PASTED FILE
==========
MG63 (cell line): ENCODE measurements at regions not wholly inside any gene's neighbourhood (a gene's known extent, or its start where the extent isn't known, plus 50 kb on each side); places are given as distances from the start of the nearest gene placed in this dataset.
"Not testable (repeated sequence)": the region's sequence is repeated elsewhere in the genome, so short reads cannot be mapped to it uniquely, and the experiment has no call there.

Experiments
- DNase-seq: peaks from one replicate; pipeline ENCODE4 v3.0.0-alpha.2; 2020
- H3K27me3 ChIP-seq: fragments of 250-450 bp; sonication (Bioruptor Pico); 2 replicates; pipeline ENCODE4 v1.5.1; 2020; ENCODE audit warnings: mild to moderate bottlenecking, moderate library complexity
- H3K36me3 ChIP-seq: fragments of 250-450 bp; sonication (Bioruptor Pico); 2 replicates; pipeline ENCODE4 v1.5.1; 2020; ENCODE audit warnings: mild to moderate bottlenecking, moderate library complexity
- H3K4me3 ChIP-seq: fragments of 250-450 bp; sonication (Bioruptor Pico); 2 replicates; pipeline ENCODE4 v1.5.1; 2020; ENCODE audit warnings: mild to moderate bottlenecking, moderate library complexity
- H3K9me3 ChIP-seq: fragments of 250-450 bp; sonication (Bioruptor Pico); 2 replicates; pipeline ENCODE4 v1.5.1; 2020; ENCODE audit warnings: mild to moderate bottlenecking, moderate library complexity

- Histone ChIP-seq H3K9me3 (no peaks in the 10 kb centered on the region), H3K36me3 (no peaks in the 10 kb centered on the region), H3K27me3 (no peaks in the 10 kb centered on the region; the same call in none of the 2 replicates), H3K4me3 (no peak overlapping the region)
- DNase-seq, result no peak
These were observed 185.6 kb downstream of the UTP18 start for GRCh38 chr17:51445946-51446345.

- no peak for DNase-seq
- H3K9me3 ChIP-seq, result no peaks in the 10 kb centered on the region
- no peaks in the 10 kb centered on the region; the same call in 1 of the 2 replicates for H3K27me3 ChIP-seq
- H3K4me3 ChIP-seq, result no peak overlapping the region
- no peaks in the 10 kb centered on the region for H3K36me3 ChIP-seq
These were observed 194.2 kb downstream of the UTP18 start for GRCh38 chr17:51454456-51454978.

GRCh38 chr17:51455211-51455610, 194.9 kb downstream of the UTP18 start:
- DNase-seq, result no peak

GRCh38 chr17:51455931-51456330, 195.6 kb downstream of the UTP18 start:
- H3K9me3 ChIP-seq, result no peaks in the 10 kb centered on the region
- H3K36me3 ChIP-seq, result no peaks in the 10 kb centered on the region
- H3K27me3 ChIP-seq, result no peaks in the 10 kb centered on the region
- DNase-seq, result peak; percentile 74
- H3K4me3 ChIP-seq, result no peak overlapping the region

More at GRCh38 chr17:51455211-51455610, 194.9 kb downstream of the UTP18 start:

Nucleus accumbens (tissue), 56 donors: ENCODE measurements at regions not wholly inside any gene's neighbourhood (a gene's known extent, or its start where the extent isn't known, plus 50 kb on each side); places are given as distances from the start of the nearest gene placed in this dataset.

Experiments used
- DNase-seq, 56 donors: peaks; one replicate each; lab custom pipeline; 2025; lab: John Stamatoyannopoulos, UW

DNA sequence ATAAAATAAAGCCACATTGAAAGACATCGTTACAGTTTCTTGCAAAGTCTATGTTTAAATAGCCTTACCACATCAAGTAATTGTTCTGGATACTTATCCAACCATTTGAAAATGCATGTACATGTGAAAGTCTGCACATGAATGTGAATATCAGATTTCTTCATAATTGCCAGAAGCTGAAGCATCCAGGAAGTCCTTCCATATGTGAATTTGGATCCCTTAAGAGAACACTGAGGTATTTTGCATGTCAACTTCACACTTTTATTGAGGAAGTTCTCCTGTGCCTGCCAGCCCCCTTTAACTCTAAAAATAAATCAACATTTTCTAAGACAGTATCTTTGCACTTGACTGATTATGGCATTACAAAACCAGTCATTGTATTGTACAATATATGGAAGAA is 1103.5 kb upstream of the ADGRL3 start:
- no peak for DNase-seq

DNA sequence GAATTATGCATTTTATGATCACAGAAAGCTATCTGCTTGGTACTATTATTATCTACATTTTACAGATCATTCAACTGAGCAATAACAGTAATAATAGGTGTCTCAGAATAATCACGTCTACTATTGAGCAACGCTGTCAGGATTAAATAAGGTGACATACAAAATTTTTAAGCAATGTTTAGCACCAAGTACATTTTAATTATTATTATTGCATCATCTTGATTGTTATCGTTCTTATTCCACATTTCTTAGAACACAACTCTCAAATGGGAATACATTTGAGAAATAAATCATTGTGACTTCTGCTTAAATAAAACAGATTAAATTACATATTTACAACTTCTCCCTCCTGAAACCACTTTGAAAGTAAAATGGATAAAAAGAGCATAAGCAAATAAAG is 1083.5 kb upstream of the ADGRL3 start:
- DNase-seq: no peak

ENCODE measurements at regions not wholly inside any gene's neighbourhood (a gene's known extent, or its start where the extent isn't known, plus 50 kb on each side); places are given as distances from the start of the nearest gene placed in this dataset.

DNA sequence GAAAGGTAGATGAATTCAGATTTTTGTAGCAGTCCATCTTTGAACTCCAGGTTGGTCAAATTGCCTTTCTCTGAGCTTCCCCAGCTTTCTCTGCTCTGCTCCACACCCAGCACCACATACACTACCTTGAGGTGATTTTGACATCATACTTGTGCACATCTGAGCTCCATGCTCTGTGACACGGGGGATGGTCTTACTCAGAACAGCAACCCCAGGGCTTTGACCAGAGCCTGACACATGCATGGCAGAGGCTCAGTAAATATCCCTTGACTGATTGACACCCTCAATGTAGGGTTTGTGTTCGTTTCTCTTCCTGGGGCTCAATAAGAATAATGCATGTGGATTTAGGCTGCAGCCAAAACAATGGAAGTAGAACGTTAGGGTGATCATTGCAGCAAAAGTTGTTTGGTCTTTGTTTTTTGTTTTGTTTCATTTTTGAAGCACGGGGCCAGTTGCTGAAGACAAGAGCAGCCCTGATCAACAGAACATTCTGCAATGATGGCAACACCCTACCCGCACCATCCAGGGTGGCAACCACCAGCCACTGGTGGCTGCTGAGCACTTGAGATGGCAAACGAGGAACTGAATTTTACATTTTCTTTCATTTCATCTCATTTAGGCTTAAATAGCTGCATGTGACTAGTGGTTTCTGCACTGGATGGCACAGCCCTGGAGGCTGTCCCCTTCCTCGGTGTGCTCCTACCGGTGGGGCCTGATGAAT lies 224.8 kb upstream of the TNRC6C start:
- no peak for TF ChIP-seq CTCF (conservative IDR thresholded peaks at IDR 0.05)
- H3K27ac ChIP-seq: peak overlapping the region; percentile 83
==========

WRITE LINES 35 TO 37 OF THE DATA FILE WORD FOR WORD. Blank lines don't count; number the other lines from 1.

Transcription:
DNA sequence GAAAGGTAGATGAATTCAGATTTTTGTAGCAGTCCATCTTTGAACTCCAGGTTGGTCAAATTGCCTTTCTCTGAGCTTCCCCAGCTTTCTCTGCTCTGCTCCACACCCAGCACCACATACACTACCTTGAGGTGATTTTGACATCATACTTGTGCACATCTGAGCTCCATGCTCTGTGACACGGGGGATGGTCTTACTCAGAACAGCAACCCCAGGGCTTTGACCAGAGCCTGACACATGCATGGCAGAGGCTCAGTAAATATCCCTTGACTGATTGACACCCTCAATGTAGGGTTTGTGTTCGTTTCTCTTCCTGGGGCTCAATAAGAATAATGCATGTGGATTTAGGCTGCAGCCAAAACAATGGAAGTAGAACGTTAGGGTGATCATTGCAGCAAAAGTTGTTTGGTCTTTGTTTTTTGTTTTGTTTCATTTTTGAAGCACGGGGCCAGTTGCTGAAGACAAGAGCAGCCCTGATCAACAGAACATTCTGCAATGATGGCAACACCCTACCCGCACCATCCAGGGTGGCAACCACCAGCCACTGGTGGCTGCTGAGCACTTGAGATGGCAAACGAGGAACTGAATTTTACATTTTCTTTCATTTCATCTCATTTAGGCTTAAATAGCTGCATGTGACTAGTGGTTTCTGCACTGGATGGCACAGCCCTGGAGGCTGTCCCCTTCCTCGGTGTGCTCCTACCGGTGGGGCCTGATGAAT lies 224.8 kb upstream of the TNRC6C start:
- no peak for TF ChIP-seq CTCF (conservative IDR thresholded peaks at IDR 0.05)
- H3K27ac ChIP-seq: peak overlapping the region; percentile 83